I can hardly believe it, the annual smorgasbord of technology, the Consumer Electronics Show, also known as CES, is upon us. Where has this year gone? So, what can you expect as a newborn and blinking under the Nevada sun this January, ready to revolutionize your gaming in 2023?
The big three will definitely have some new wares to show off. The show kicks off January 5, but AMD’s head honcho, Dr. Lisa Su will do her usual pre-show keynote sizzle shizzle on January 4.
AMD in action
Not quite sure exactly what Su will show off new hardware, but the main candidates include new laptop APUs based on a combination of Zen 4 CPU cores seen in the Ryzen 7000 series desktop chips (opens in new tab) and either RDNA 2 or RDNA 3 images.
In fact, AMD has already dished up many of the most important details. These laptop chips are codenamed Dragon Range and Phoenix. Aimed at big, powerful desktop replacement rigs, the first is basically the desktop Ryzen 7000 with its 5nm CPU chiplets and 6nm IO and graphics repackaged for mobile. We expect variants with up to 16 cores.
Undoubtedly more interesting is Phoenix. Like Ryzen 7000 and Dragon Range, it’s expected to be chipset based and use the same 5nm Zen 4 cores, but this time with up to eight instead of 16. Of course that’s still a huge amount of computing power and Phoenix gets a lot too more powerful graphics in its IO chiplet.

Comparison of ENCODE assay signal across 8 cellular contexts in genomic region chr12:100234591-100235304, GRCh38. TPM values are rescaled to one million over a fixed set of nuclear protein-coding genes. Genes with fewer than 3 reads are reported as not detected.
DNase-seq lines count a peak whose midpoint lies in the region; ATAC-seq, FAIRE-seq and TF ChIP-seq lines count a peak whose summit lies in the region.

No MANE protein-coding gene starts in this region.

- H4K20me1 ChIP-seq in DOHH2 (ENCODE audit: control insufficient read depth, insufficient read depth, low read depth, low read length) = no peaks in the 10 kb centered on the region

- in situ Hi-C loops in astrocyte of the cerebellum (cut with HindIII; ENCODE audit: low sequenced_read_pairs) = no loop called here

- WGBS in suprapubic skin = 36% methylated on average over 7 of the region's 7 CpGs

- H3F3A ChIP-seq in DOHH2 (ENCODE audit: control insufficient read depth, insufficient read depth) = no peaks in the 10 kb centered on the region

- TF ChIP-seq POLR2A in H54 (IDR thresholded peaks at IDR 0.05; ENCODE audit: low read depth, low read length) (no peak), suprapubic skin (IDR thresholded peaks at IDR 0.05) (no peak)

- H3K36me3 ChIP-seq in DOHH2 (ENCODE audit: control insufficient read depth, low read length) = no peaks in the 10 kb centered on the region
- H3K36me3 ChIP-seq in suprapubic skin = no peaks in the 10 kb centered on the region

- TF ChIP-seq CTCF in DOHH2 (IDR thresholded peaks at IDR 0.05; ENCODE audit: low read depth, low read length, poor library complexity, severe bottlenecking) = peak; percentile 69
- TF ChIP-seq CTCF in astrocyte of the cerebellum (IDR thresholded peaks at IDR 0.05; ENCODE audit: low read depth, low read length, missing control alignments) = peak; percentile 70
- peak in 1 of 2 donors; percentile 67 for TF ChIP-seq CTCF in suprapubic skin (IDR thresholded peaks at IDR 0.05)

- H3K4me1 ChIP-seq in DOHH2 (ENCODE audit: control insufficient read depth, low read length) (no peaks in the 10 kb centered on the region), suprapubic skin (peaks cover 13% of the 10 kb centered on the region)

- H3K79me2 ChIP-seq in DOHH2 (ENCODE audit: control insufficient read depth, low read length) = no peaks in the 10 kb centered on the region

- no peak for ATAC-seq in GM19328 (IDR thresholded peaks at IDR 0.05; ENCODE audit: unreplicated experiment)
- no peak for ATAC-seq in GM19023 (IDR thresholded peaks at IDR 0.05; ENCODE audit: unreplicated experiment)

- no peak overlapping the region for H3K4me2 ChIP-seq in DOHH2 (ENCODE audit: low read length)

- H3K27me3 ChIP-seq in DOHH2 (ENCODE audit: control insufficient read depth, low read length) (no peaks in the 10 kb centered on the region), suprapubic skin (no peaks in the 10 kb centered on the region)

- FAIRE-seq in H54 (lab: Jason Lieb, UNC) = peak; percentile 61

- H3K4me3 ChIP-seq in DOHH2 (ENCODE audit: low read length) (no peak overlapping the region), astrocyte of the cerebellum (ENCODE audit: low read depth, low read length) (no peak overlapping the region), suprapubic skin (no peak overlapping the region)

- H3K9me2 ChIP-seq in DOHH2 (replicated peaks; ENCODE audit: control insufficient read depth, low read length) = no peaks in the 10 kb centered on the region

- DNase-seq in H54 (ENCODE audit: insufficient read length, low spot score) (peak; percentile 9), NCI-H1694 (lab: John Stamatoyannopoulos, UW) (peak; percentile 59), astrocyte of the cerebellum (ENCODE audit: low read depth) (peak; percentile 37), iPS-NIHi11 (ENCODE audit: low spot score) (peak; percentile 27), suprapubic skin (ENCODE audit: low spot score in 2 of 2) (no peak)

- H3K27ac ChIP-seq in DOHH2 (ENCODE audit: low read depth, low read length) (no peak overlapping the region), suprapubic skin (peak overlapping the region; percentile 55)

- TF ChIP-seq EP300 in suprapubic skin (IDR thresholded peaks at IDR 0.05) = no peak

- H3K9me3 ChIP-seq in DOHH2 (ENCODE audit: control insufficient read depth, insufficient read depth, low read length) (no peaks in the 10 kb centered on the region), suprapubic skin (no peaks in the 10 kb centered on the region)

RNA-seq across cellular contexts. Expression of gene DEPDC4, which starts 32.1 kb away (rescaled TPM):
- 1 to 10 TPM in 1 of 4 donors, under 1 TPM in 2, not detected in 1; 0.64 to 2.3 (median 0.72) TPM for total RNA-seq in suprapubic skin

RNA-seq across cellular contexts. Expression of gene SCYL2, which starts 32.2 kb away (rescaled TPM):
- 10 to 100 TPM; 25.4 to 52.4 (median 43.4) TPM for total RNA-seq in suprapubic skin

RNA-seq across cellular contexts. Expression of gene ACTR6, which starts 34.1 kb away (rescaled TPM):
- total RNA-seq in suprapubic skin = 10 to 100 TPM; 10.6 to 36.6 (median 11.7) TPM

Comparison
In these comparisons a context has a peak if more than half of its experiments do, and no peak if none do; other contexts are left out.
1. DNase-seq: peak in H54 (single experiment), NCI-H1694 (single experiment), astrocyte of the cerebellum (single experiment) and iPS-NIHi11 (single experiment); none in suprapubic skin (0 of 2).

Where Dragon Range has the same mini graphics core with only two RDNA 2-spec compute units, Phoenix is expected to rock 12 RDNA 3-spec compute units. It still won’t be a true gaming powerhouse, but should handle the job of light 1080p gaming.
Speaking of mobile, AMD might also announce some new RDNA 3 laptop GPUs based on the new Radeon RX 7000 Series (opens in new tab). Think of RX 7900 and RX 7800 Mobility. Specs at this stage are speculative, but we expect all mobile chips to be based on the upcoming Navi 32 and Navi 33 GPUs, rather than the Navi 31 big boy of the desktop 7900 XT and 7900 XTX cards.
Currently, the best available information suggests that Navi 32 will rock 60 compute units and 3,840 stream processors, while Navi 33 will run 32 compute units and 2,048 processors. For context, Navi 31 has 96 computing units and 6,144 processors.
Back on the desktop, we don’t expect AMD to announce any new graphics cards given the recent launch of the 7900 XT and 7900 XTX. But we could see some new CPUs. A 3D V-cache version of the new Zen 4 architecture, along the lines of the Zen 3-based Ryzen 7 5800X3D, is possible. We also expect more affordable, lower-wattage non-X versions of the new Ryzen 7000 series.
Intel strikes back
As for arch-rival Intel, it’s going to be big on mobile too Raptor Lake of the 13th generation (opens in new tab) laptop CPUs. The big news here is that Intel is expected to give laptops the full Raptor Lake experience. That means a Core i9 version with eight performance cores and all 16 efficiency cores. Yuck.